Alcohol can promote disease
Alcohol consumption can increase the risk of diseases, such as cardiovascular disease, by altering the microbiome in the mouth and affecting the entire body. By killing off helpful bacteria and promoting the growth of harmful bacteria associated with periodontal disease, drinking excessive amounts of alcohol can unbalance the microbes associated with cancer and chronic disease.
It is estimated that heavy drinkers and smokers have 38 times the risk of developing oral cancer. In addition, excessive alcohol, especially mixed with carbonated beverages, can increase acid levels in the mouth. This can lead to tooth erosion.
Drinking wine, sangria and even beer more than once a week can also discolor your smile. Like green tea or coffee, these drinks have a lot of coloring agents that lodge in the natural ridges of your enamel, making them look yellow. While teeth whitening is a great solution, the results are only temporary, and will fade faster if you drink regularly.
Drinks like Coca Cola, which are often used as mixers, also stain them. As boring as it may seem to us, the best drink for our teeth, and for our overall health, is water.
There are many beverage options, beyond water, that can quickly corrode your enamel, predisposing you to cavities and gum disease. Our natural enamel, despite being the hardest substance in the human body, can dissolve rapidly when exposed to acidity.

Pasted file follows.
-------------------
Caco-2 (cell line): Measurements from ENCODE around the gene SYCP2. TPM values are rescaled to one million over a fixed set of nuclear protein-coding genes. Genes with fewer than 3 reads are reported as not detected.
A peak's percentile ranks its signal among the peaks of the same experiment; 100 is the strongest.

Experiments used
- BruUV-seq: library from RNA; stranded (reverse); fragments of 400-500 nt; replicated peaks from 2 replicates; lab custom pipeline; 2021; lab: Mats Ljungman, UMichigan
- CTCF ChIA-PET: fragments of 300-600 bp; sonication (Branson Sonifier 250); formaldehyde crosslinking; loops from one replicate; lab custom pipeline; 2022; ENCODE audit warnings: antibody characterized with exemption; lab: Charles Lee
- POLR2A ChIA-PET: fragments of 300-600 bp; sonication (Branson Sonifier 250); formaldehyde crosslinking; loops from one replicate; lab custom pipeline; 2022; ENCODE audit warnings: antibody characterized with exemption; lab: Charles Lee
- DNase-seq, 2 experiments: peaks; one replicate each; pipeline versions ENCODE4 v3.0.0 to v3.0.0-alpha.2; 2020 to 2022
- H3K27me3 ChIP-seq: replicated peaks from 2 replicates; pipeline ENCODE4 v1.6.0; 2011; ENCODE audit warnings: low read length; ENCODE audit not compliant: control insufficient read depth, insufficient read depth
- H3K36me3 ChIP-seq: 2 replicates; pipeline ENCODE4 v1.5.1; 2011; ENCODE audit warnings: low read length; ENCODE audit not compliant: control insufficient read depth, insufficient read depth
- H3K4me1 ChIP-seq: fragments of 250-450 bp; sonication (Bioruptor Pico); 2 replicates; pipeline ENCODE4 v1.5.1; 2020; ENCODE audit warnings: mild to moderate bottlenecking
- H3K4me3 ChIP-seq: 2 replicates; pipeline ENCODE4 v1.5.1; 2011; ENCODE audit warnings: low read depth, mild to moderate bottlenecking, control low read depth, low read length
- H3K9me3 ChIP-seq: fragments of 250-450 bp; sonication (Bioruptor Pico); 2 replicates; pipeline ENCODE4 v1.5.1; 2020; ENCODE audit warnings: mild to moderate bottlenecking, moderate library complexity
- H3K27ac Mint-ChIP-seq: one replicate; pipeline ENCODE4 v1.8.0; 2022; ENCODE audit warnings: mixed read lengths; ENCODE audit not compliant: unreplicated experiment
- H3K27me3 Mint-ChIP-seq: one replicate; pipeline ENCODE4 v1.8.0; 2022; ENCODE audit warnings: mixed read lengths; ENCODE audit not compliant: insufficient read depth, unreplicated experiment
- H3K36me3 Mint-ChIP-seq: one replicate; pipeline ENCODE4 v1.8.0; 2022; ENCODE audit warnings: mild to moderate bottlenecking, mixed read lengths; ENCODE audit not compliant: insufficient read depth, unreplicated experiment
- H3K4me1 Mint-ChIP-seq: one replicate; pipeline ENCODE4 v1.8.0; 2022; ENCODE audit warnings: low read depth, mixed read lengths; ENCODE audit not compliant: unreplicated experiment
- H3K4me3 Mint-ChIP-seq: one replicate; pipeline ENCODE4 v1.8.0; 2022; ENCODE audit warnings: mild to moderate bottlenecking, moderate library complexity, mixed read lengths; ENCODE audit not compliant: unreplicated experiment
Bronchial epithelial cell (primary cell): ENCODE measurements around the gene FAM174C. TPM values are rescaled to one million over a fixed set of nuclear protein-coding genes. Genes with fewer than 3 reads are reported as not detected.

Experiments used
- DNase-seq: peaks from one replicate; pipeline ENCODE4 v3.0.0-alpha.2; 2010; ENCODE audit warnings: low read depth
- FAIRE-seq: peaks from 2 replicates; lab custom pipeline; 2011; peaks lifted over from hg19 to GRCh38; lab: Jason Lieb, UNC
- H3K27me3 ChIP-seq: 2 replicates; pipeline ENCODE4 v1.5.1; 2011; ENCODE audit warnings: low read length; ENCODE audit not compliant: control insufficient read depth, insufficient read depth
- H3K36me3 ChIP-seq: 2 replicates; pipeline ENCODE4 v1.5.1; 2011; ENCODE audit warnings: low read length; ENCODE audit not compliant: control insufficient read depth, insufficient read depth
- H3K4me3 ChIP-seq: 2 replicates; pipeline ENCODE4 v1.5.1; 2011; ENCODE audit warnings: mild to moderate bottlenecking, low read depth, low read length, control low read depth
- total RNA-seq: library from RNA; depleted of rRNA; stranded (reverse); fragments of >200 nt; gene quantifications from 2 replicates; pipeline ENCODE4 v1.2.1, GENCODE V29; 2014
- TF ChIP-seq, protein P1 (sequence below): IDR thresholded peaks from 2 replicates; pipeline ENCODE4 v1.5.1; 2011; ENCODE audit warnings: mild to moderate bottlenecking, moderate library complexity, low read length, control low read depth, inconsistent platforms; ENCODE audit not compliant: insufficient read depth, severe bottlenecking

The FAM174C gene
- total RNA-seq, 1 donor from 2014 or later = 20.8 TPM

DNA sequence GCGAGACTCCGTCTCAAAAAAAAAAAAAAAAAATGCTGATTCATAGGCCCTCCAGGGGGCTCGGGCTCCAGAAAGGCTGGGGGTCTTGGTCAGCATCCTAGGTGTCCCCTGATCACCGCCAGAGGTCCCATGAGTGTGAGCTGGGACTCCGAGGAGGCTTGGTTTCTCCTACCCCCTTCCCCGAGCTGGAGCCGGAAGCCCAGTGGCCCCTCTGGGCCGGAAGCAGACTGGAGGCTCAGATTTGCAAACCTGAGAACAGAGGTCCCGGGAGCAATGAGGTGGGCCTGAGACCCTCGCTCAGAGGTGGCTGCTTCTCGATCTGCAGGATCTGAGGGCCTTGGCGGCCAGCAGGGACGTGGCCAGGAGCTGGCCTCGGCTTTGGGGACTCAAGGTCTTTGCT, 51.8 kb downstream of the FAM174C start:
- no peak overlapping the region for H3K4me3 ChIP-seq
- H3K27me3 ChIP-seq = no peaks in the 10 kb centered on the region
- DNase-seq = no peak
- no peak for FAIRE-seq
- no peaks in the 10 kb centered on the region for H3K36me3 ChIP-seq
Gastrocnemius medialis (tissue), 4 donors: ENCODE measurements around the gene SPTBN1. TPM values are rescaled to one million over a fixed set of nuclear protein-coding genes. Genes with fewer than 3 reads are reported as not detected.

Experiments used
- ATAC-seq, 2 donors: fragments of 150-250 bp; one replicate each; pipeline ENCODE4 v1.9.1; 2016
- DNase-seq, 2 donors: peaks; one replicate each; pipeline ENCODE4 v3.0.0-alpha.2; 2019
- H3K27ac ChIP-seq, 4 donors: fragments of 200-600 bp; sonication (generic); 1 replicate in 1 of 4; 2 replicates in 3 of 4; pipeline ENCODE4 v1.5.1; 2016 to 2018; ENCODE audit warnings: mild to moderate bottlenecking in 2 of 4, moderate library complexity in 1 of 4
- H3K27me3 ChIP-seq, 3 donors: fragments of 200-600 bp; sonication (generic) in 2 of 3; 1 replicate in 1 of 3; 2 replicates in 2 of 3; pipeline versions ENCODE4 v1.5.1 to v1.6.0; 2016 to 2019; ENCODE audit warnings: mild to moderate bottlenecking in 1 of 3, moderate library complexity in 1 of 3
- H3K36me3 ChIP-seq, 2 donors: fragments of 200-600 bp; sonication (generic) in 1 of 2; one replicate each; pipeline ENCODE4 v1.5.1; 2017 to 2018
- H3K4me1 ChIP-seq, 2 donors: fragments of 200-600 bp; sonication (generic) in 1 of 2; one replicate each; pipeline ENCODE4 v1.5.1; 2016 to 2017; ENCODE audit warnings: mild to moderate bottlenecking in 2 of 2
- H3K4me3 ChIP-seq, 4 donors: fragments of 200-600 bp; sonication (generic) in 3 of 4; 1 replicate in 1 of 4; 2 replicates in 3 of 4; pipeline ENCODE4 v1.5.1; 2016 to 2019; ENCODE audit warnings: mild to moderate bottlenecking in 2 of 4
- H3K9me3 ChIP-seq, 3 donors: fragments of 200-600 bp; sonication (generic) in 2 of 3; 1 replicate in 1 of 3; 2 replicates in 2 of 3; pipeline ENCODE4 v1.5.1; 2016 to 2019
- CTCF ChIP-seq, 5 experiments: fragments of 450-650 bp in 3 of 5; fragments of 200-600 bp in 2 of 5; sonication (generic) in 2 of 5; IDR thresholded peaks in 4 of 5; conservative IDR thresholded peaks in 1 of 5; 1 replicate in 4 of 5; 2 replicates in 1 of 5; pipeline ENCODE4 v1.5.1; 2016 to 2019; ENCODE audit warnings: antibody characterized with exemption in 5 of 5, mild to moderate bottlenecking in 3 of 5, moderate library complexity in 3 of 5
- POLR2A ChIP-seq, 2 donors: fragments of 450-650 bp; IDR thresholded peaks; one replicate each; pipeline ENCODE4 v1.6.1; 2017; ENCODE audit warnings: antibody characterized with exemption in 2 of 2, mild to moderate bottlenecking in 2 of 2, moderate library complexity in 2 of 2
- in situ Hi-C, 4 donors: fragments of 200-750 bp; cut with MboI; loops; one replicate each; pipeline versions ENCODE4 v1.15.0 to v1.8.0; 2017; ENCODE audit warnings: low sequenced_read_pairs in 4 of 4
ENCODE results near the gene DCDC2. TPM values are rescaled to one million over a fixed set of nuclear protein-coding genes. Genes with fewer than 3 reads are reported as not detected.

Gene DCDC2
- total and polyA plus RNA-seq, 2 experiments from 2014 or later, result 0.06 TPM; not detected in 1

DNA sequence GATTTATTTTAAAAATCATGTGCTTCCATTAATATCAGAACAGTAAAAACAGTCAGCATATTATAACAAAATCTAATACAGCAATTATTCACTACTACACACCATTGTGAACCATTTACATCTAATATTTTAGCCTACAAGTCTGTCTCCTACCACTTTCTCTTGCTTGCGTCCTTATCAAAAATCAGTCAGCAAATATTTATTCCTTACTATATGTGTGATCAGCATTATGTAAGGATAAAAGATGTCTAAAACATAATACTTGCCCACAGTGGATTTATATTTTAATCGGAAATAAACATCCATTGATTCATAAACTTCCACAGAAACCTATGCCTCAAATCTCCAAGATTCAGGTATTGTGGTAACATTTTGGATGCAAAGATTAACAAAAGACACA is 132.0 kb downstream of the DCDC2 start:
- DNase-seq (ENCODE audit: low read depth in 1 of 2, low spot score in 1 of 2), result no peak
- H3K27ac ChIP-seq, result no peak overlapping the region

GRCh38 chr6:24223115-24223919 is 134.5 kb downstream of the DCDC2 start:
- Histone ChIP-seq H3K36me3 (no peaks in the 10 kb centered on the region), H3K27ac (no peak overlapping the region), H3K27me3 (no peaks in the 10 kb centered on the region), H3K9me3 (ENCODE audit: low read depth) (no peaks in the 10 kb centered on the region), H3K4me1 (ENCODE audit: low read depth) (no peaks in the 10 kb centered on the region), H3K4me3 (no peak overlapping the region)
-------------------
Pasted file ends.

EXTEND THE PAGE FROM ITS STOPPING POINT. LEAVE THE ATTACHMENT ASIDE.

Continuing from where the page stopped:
Alcohol and citrus fruits are incredibly acidic and can quickly damage our teeth if we drink them repeatedly. Worse yet, if the alcohol we drink contains large amounts of coloring agents, they can get under weakened enamel and stain teeth more quickly. The most acidic drinks are wine and cocktails with lemon or lime.
Beware of sugary drinks
Sugar consumption can also play an important role in tooth decay and overall oral health. There are specific bacteria in the mouth that feed on sugar.
Impact on oral hygiene
Alcohol can also influence the care of your teeth. If you are prone to heavy drinking, you are more likely to skip oral hygiene at night. Every night that you don’t brush and floss, oral bacteria have more time to attack your teeth and gums. And because alcohol dries out your mouth, oral bacteria thrive on nights when you’ve been drinking. You’ll increase your risk of gum disease and tooth decay.
Drinking in moderation is fine, but it’s important to understand how drinking can affect your overall oral health. If it’s been a while since your last dental visit, it may be a good idea to make an appointment. And if you have any questions about drinking and how it affects your teeth, don’t hesitate to ask.